If your child is 18 years old and has graduated high school, the state of Kentucky will terminate child support. Depending on certain circumstances, you may be eligible to terminate child support sooner.
It’s important to know that if you are supporting multiple children with child support, your payment for the 18-year-old who has graduated will not automatically end. You will need to file a motion to modify child support in the court to reduce the fee to exclude the payment necessary for the 18-year-old graduated child (for more information read Does the Amount of Child Support Ever Get Reduced?). The motion must be issued in the court that originally ordered the child support. During the motion, the non-custodial parent will be asked to state why the payment should be reduced. If the parents wish to avoid court, they may present an agreement with the adjusted child support payment to the court for the judge’s signature. Otherwise, the court will hold a hearing and decide whether to reduce the child support payment and for what amount.
“To be safe, always file with the court to terminate child support, even if the law states that it will automatically end,” says Joe Roark, Bryant Law Center attorney.
There are other exceptions for terminating child support. If a child is disabled, he or she is eligible for child support until the age of 21. If an 18-year-old is still in high school but legally married, the non-custodial parent can terminate child support before he or she turns 18 years old and graduates from high school. The court can also order emancipation for a child considered a minor, and child support payment is eligible to be terminated.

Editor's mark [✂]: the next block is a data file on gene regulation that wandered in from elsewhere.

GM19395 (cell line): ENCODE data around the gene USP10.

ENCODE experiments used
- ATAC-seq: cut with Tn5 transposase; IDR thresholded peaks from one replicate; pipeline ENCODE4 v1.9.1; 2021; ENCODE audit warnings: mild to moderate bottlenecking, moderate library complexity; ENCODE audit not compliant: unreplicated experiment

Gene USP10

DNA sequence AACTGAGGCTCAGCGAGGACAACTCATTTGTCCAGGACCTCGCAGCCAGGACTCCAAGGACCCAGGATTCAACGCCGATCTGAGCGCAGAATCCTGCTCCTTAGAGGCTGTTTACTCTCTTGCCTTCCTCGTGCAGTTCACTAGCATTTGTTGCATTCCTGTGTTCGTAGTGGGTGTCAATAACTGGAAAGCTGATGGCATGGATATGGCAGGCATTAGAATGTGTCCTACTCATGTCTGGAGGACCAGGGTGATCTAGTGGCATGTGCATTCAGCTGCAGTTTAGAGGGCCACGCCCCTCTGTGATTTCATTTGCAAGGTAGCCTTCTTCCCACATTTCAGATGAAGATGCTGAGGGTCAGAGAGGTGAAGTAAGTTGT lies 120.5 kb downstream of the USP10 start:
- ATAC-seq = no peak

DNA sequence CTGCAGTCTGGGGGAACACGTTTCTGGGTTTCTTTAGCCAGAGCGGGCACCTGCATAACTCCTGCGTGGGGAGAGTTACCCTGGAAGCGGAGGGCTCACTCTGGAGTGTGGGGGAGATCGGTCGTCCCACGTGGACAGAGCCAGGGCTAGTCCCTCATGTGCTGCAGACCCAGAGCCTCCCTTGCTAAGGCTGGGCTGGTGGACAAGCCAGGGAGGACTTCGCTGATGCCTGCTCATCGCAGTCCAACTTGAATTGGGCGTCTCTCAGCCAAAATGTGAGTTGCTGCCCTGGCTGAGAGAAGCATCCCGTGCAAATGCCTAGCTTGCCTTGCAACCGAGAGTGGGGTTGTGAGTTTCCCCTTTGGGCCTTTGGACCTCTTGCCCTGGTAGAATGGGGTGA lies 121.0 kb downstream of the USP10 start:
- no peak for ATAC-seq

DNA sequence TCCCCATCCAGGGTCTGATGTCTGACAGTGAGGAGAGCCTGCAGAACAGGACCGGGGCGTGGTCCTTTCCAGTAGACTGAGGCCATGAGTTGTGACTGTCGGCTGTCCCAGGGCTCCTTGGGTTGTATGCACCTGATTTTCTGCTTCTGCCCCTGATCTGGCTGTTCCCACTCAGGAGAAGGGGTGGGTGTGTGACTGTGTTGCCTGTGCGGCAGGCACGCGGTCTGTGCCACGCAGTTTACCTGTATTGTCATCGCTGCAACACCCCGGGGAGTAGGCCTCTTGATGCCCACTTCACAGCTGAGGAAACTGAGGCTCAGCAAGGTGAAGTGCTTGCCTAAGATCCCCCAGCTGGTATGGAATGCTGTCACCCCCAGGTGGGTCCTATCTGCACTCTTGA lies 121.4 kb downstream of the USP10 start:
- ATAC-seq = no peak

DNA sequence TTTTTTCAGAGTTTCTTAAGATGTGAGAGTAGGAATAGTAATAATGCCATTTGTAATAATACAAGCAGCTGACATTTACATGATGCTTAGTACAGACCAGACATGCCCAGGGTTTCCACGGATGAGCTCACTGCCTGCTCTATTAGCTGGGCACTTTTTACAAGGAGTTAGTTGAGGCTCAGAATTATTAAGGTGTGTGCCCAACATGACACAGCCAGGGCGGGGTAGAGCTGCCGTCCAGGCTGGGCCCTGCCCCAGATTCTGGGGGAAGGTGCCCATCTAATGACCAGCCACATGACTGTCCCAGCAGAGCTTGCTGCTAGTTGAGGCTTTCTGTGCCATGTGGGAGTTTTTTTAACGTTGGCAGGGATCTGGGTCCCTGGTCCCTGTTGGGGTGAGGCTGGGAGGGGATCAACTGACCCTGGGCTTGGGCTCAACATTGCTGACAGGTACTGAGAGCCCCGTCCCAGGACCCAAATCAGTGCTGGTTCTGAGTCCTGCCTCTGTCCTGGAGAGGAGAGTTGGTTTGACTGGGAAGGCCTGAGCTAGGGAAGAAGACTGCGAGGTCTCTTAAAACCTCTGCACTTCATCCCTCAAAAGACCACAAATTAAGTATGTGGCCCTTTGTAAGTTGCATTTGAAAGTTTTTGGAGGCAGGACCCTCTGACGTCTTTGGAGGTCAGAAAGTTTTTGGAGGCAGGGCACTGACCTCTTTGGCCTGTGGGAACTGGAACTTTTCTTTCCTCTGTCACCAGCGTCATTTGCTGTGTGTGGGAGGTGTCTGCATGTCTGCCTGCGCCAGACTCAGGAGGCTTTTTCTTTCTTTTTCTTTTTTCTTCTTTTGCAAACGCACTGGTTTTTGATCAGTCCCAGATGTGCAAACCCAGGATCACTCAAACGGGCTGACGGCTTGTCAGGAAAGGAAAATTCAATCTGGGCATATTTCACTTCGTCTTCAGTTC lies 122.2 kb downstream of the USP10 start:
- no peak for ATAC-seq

In addition, if a child moves out of the custodial parent’s home and become self-supporting before turning 18 years old and graduating from high school, the child support is eligible to end. But if the child returns to the custodial parent’s home, the child support payments are reinstated.
Some parents agree to continue child support payments past the legal ending terms. Parents have the option to create a marital settlement agreement provision that extends child support beyond the timeframe given by law. Some parents have marital settlement agreements formed to support a child throughout college or trade school.